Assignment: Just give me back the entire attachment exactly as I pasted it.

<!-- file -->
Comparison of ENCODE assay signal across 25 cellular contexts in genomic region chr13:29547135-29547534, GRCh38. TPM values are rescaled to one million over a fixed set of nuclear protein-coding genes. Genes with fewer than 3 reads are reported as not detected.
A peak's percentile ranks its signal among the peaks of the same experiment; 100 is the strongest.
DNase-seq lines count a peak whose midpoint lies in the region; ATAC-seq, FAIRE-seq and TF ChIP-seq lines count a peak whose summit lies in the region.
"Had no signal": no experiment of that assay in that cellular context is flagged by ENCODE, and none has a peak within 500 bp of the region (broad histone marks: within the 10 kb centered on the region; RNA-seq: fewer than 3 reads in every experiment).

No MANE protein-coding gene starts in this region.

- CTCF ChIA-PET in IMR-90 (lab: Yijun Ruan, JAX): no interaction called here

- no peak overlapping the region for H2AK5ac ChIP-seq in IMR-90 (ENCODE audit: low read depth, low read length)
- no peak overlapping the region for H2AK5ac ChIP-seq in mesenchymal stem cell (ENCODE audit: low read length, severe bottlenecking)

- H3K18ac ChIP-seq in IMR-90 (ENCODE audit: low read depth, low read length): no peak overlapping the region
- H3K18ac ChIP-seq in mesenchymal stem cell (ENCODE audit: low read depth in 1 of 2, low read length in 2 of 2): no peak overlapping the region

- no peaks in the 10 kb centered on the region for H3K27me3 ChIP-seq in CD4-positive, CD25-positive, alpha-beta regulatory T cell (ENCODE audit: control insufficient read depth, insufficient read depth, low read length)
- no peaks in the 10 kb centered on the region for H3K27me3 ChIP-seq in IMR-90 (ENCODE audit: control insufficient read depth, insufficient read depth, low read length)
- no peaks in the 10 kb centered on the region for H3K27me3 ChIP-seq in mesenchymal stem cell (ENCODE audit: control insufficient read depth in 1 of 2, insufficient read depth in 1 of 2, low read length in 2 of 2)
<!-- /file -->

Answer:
Comparison of ENCODE assay signal across 25 cellular contexts in genomic region chr13:29547135-29547534, GRCh38. TPM values are rescaled to one million over a fixed set of nuclear protein-coding genes. Genes with fewer than 3 reads are reported as not detected.
A peak's percentile ranks its signal among the peaks of the same experiment; 100 is the strongest.
DNase-seq lines count a peak whose midpoint lies in the region; ATAC-seq, FAIRE-seq and TF ChIP-seq lines count a peak whose summit lies in the region.
"Had no signal": no experiment of that assay in that cellular context is flagged by ENCODE, and none has a peak within 500 bp of the region (broad histone marks: within the 10 kb centered on the region; RNA-seq: fewer than 3 reads in every experiment).

No MANE protein-coding gene starts in this region.

- CTCF ChIA-PET in IMR-90 (lab: Yijun Ruan, JAX): no interaction called here

- no peak overlapping the region for H2AK5ac ChIP-seq in IMR-90 (ENCODE audit: low read depth, low read length)
- no peak overlapping the region for H2AK5ac ChIP-seq in mesenchymal stem cell (ENCODE audit: low read length, severe bottlenecking)

- H3K18ac ChIP-seq in IMR-90 (ENCODE audit: low read depth, low read length): no peak overlapping the region
- H3K18ac ChIP-seq in mesenchymal stem cell (ENCODE audit: low read depth in 1 of 2, low read length in 2 of 2): no peak overlapping the region

- no peaks in the 10 kb centered on the region for H3K27me3 ChIP-seq in CD4-positive, CD25-positive, alpha-beta regulatory T cell (ENCODE audit: control insufficient read depth, insufficient read depth, low read length)
- no peaks in the 10 kb centered on the region for H3K27me3 ChIP-seq in IMR-90 (ENCODE audit: control insufficient read depth, insufficient read depth, low read length)
- no peaks in the 10 kb centered on the region for H3K27me3 ChIP-seq in mesenchymal stem cell (ENCODE audit: control insufficient read depth in 1 of 2, insufficient read depth in 1 of 2, low read length in 2 of 2)